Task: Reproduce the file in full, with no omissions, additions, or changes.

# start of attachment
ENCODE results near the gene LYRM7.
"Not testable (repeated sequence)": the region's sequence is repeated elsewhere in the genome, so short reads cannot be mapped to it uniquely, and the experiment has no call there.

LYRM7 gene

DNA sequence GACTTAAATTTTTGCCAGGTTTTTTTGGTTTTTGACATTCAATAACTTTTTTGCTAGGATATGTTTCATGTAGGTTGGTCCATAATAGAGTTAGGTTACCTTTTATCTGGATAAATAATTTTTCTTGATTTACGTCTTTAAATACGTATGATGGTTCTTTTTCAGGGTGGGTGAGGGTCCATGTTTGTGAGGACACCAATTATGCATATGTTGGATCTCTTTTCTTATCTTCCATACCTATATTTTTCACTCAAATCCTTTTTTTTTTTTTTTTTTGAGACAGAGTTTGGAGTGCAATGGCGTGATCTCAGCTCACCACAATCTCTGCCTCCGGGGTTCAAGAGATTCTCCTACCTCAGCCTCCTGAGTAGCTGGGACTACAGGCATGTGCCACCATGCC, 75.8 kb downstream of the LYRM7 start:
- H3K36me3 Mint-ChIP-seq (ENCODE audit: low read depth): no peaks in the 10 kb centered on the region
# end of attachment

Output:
ENCODE results near the gene LYRM7.
"Not testable (repeated sequence)": the region's sequence is repeated elsewhere in the genome, so short reads cannot be mapped to it uniquely, and the experiment has no call there.

LYRM7 gene

DNA sequence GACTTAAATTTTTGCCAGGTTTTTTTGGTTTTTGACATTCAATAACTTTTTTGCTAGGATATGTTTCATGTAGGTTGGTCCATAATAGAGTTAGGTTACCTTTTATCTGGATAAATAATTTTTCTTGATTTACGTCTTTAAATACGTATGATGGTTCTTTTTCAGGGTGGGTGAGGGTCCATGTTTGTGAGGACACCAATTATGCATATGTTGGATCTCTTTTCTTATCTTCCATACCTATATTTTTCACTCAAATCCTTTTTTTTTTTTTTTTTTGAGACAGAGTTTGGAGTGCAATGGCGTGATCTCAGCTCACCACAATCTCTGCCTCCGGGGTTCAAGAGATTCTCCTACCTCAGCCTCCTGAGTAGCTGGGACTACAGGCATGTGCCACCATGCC, 75.8 kb downstream of the LYRM7 start:
- H3K36me3 Mint-ChIP-seq (ENCODE audit: low read depth): no peaks in the 10 kb centered on the region